Activision Blizzard (ATVI) shares shot up to a new high following blockbuster second-quarter operating results. Among the highlights were a surprising 4% sales boost as the video-game developer beat management's revenue guidance for the sixth straight quarter.

Below, we'll look at a few trends that aren't as widely covered as those headline figures but provide important insight into Activision's business.

Record profits without a new franchise release

Activision's $1.3 billion of operating income over the past six months set a new record for the business. What's even more impressive about that result, though, is that the company generated over $500 million of quarterly operating profit despite having no full game releases in any of its core franchises. 

Groups of gamers engaged in an online tournament.

Image source: Getty Images.

That's another first for the developer, and it demonstrates the power of Activision's move away from a launch-centric business model -- where most of the sales from a game are lumped around the release date -- to a year-round approach that peppers players with frequent but smaller content releases and upgrades.

There are many benefits to this move, including more predictable revenue gains and lower risk around content releases. But the biggest is increased profitability. Operating margin jumped to 39% of sales over the first half of the year, from 36% in the year-ago period.

About that sinking audience

The company's total audience was 407 million, which marked a decrease from the prior quarter's 431 million. Look behind the headline figure, and you'll see evidence of healthy gamer reach.

Two children laying on the floor playing video games.

Image source: Getty Images.

The Blizzard side of the business set an engagement record as active users jumped 38% year over year to 46 million. This audience has now doubled over the past two years with help from new intellectual property like Overwatch and the continued expansion of core franchises including World of Warcraft.

The Activision segment's reach ticked down but stayed close to 50 million as a huge pool of gamers interacts with the portfolio of Call of Duty content that's out there (including a hit Black Ops Zombie chapter) ahead of the next franchise launch in early November. The division also got a surprising boost from a Crash Bandicoot release that, despite being available for just two days in June, topped the sales charts that month.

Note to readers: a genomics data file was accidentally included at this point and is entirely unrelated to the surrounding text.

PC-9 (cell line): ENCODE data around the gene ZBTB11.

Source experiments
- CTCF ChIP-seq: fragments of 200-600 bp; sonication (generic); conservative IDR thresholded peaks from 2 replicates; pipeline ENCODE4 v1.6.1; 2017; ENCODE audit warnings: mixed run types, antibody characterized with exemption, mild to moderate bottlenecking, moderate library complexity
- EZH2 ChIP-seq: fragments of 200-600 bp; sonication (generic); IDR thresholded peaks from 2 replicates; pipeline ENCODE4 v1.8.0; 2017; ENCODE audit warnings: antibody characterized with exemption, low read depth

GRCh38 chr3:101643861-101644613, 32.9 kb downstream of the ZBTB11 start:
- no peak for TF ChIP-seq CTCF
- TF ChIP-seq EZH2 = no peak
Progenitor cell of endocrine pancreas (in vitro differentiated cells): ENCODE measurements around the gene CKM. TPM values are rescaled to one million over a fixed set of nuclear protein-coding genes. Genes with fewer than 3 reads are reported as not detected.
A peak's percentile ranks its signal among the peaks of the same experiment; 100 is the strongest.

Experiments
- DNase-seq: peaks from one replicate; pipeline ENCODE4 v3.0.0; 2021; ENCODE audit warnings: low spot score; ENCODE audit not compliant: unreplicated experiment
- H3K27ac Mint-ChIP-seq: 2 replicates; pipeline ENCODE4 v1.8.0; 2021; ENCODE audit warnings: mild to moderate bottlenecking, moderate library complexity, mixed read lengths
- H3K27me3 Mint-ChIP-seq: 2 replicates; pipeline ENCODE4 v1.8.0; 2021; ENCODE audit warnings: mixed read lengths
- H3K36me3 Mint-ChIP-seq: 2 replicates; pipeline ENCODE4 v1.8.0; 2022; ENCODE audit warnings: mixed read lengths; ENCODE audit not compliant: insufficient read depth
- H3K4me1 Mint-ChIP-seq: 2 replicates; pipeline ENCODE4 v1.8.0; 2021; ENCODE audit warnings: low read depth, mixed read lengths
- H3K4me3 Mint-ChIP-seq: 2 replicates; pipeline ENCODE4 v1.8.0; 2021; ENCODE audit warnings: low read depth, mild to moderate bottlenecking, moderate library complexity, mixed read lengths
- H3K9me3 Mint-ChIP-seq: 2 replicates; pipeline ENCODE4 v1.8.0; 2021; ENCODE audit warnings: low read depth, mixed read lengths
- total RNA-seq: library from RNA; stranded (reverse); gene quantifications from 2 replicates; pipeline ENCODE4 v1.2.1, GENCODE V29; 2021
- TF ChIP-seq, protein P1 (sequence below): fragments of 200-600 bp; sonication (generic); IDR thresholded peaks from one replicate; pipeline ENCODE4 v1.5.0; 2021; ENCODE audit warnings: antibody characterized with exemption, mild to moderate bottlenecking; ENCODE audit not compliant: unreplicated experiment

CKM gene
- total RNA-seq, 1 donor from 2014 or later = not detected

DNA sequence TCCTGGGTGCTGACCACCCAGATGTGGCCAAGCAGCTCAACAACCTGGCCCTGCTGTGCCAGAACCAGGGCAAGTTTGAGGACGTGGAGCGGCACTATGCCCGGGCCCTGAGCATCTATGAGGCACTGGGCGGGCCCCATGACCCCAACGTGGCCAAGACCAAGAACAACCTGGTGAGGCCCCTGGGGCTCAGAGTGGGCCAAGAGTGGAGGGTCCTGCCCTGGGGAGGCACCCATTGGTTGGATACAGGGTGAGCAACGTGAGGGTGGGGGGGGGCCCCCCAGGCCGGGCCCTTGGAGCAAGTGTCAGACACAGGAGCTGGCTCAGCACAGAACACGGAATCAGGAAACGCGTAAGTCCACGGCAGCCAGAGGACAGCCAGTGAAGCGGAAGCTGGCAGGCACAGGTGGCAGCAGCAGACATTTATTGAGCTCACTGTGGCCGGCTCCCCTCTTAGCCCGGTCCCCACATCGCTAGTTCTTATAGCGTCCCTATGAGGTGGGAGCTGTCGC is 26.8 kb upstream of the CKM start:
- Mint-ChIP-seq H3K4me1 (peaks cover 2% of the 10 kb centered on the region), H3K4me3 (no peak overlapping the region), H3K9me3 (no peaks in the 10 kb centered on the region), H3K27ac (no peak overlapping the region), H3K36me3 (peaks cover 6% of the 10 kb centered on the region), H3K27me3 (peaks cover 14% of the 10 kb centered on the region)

King Digital saw its active gamer base drop to 314 million from 342 million, and so the division accounted for nearly all of the broader company's audience decline. The good news is that per player engagement increased, and so did spending. As a result, sales and operating income are healthy even as the base of casual players drops.

Laying the foundation for Call of Duty

Management has a few initiatives under way to try to get King Digital's audience size growing again, and in the meantime, it plans to improve monetization with help from premium, video-based advertising. Its major product release slate for the second half of the year is also packed, and it includes a Hearthstone expansion on the Blizzard side and new chapters in the Activision tentpole franchises of Destiny and Call of Duty.

While the company has done a good job deepening its brand portfolio and spreading out its revenue collection through expansion packs, a lot of the business still rides on huge releases like these.

That's why CEO Bobby Kotick and his executive team are planning an expensive marketing blitz ahead of the Nov. 3 launch of Call of Duty: WWII. Early indications, including demand for the game trailer and hands-on reviews out of the E3 convention, have been positive. But investors will be looking forward to more concrete indications on this title's outlook when Activision releases stats on the beta testing that's starting in late August.